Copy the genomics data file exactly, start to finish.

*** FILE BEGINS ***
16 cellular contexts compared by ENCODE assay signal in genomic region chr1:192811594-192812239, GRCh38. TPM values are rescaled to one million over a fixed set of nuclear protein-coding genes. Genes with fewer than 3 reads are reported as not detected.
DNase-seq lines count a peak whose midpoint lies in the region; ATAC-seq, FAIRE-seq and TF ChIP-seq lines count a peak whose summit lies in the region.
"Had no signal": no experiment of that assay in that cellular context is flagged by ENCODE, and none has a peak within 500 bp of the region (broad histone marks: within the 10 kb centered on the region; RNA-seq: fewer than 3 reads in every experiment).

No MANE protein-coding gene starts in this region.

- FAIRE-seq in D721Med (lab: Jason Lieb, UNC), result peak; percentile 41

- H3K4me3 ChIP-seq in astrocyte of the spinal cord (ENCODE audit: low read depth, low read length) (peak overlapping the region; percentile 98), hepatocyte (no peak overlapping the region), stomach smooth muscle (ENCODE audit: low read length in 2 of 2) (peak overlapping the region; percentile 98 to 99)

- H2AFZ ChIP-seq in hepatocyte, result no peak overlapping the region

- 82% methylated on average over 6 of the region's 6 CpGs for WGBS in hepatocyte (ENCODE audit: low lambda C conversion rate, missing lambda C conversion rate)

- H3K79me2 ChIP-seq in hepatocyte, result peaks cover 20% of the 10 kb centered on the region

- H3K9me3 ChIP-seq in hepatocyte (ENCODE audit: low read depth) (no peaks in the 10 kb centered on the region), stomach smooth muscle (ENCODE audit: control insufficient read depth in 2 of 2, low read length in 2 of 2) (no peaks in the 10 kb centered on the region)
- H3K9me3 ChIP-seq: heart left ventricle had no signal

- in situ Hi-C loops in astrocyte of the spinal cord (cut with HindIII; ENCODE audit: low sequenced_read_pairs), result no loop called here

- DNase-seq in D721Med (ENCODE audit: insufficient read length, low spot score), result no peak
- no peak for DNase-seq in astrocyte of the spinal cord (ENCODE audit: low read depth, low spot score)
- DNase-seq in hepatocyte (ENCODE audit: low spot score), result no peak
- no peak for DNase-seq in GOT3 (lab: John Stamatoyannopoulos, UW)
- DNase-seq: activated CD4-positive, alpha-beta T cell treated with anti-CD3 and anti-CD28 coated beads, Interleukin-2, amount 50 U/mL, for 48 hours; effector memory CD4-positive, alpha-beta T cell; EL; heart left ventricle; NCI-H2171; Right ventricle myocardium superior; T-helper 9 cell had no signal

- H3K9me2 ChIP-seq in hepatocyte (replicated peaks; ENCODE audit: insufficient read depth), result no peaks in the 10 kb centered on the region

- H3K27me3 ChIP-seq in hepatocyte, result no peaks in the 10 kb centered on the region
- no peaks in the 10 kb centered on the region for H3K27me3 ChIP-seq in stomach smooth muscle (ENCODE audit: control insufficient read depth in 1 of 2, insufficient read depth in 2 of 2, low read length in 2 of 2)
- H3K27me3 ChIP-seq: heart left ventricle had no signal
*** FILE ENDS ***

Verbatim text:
16 cellular contexts compared by ENCODE assay signal in genomic region chr1:192811594-192812239, GRCh38. TPM values are rescaled to one million over a fixed set of nuclear protein-coding genes. Genes with fewer than 3 reads are reported as not detected.
DNase-seq lines count a peak whose midpoint lies in the region; ATAC-seq, FAIRE-seq and TF ChIP-seq lines count a peak whose summit lies in the region.
"Had no signal": no experiment of that assay in that cellular context is flagged by ENCODE, and none has a peak within 500 bp of the region (broad histone marks: within the 10 kb centered on the region; RNA-seq: fewer than 3 reads in every experiment).

No MANE protein-coding gene starts in this region.

- FAIRE-seq in D721Med (lab: Jason Lieb, UNC), result peak; percentile 41

- H3K4me3 ChIP-seq in astrocyte of the spinal cord (ENCODE audit: low read depth, low read length) (peak overlapping the region; percentile 98), hepatocyte (no peak overlapping the region), stomach smooth muscle (ENCODE audit: low read length in 2 of 2) (peak overlapping the region; percentile 98 to 99)

- H2AFZ ChIP-seq in hepatocyte, result no peak overlapping the region

- 82% methylated on average over 6 of the region's 6 CpGs for WGBS in hepatocyte (ENCODE audit: low lambda C conversion rate, missing lambda C conversion rate)

- H3K79me2 ChIP-seq in hepatocyte, result peaks cover 20% of the 10 kb centered on the region

- H3K9me3 ChIP-seq in hepatocyte (ENCODE audit: low read depth) (no peaks in the 10 kb centered on the region), stomach smooth muscle (ENCODE audit: control insufficient read depth in 2 of 2, low read length in 2 of 2) (no peaks in the 10 kb centered on the region)
- H3K9me3 ChIP-seq: heart left ventricle had no signal

- in situ Hi-C loops in astrocyte of the spinal cord (cut with HindIII; ENCODE audit: low sequenced_read_pairs), result no loop called here

- DNase-seq in D721Med (ENCODE audit: insufficient read length, low spot score), result no peak
- no peak for DNase-seq in astrocyte of the spinal cord (ENCODE audit: low read depth, low spot score)
- DNase-seq in hepatocyte (ENCODE audit: low spot score), result no peak
- no peak for DNase-seq in GOT3 (lab: John Stamatoyannopoulos, UW)
- DNase-seq: activated CD4-positive, alpha-beta T cell treated with anti-CD3 and anti-CD28 coated beads, Interleukin-2, amount 50 U/mL, for 48 hours; effector memory CD4-positive, alpha-beta T cell; EL; heart left ventricle; NCI-H2171; Right ventricle myocardium superior; T-helper 9 cell had no signal

- H3K9me2 ChIP-seq in hepatocyte (replicated peaks; ENCODE audit: insufficient read depth), result no peaks in the 10 kb centered on the region

- H3K27me3 ChIP-seq in hepatocyte, result no peaks in the 10 kb centered on the region
- no peaks in the 10 kb centered on the region for H3K27me3 ChIP-seq in stomach smooth muscle (ENCODE audit: control insufficient read depth in 1 of 2, insufficient read depth in 2 of 2, low read length in 2 of 2)
- H3K27me3 ChIP-seq: heart left ventricle had no signal